HATCH, N.M. (AP) — In southern New Mexico, the Rio Grande has gone dry. It’s been reduced to a sandy wash winding from this chile farming community to the nation’s leading pecan-producing county.
Across the state’s eastern plains, wells stand empty and ranchers are selling cattle. In the north, urbanites face watering restrictions while rural residents see the levels of their springs dropping.
Going on three years, drought has had a hold on nearly all of New Mexico. Now, with forecasts predicting little relief ahead, farmers and small and large communities are questioning whether dwindling supplies can be stretched enough to avoid costly fights over water.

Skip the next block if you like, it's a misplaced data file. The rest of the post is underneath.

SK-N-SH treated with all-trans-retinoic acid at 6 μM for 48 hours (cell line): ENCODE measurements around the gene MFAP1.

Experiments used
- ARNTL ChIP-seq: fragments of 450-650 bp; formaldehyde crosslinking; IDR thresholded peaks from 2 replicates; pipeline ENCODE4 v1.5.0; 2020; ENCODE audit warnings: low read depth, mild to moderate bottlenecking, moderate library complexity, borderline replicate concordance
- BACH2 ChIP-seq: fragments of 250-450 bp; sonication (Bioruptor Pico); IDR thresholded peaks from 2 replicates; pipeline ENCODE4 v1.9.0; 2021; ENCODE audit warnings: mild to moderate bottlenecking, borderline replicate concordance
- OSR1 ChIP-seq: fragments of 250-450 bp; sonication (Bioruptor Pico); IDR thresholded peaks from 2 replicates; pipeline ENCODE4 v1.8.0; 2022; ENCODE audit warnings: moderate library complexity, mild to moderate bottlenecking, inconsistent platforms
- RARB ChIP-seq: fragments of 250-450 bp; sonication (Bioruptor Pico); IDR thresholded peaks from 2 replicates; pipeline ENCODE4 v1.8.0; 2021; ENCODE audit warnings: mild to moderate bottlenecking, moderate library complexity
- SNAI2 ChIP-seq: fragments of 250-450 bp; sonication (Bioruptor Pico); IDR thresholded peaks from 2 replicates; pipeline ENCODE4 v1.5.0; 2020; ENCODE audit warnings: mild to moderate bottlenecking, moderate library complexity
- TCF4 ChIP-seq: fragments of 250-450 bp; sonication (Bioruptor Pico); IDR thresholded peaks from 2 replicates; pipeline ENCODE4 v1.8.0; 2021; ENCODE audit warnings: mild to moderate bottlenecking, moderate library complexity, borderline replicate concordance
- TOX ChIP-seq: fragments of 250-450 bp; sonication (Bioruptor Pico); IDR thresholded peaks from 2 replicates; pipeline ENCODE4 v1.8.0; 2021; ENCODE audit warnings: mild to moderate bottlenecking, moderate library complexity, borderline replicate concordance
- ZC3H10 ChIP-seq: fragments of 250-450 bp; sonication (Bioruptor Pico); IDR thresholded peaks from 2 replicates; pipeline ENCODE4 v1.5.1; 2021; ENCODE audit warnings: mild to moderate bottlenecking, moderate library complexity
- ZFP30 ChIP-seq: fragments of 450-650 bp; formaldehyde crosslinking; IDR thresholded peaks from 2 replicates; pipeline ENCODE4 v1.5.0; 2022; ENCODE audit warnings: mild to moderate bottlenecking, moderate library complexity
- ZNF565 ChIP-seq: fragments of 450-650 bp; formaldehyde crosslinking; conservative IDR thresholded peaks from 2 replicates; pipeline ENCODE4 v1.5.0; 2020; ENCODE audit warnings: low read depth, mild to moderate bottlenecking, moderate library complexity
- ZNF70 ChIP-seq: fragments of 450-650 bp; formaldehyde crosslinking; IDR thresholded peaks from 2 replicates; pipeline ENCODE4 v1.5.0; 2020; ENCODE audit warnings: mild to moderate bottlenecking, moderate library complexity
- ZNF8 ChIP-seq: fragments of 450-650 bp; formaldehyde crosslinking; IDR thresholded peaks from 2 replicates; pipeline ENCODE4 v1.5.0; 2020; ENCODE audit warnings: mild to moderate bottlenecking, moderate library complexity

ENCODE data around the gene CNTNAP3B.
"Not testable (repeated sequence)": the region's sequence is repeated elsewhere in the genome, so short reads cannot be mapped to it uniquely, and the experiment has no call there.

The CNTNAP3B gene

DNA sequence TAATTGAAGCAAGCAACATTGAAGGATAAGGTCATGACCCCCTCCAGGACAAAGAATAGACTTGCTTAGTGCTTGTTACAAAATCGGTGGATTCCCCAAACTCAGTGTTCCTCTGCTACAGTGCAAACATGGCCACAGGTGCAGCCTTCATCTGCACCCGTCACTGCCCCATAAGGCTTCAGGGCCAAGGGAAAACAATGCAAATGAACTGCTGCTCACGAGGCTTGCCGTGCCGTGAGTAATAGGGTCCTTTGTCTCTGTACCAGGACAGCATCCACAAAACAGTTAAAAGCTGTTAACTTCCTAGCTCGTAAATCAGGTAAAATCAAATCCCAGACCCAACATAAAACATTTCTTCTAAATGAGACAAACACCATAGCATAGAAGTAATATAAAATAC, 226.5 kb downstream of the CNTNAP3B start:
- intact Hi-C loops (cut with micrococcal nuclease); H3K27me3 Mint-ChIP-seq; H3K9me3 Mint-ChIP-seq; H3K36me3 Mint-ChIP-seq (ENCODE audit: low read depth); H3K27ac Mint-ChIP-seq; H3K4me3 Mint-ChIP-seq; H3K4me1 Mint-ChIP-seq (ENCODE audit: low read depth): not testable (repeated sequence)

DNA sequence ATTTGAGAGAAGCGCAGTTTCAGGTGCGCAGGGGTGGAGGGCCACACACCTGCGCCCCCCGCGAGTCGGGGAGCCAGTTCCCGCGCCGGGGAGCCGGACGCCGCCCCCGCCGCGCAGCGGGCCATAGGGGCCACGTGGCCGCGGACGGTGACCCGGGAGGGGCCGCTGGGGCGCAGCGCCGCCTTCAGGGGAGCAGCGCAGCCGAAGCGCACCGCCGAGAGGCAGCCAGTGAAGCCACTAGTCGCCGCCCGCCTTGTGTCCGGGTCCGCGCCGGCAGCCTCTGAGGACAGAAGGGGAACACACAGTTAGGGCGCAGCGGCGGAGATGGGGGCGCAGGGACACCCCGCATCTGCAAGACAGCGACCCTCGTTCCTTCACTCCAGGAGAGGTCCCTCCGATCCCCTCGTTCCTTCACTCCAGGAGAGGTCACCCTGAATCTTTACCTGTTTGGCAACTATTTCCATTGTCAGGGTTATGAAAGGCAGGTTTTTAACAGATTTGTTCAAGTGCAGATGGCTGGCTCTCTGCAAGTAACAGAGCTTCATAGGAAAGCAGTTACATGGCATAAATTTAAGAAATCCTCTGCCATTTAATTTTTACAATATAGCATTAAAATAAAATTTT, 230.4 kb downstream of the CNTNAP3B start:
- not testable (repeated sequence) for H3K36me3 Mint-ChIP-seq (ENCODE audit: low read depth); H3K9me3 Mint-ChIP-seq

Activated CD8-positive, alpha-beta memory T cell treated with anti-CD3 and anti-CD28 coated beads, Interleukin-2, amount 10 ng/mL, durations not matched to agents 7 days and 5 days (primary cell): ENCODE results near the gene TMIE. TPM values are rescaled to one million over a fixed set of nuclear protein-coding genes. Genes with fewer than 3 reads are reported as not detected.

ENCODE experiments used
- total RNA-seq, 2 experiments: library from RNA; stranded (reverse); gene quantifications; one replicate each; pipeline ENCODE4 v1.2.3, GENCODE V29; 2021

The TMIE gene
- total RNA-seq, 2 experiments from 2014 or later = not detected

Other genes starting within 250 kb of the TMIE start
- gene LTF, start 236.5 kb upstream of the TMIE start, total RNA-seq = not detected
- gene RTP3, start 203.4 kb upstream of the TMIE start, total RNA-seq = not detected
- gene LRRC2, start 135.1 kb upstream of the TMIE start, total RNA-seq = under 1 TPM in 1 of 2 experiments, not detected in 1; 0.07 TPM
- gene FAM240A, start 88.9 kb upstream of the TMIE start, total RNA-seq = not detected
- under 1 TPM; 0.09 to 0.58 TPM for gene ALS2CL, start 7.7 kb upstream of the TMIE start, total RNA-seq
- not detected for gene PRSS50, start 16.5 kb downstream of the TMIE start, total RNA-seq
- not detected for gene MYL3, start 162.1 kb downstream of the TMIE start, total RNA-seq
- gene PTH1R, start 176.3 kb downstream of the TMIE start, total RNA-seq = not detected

From the chile fields and pecan orchards of the Hatch and Mesilla valleys to Albuquerque, Santa Fe and beyond, New Mexicans are facing tough choices and dire consequences.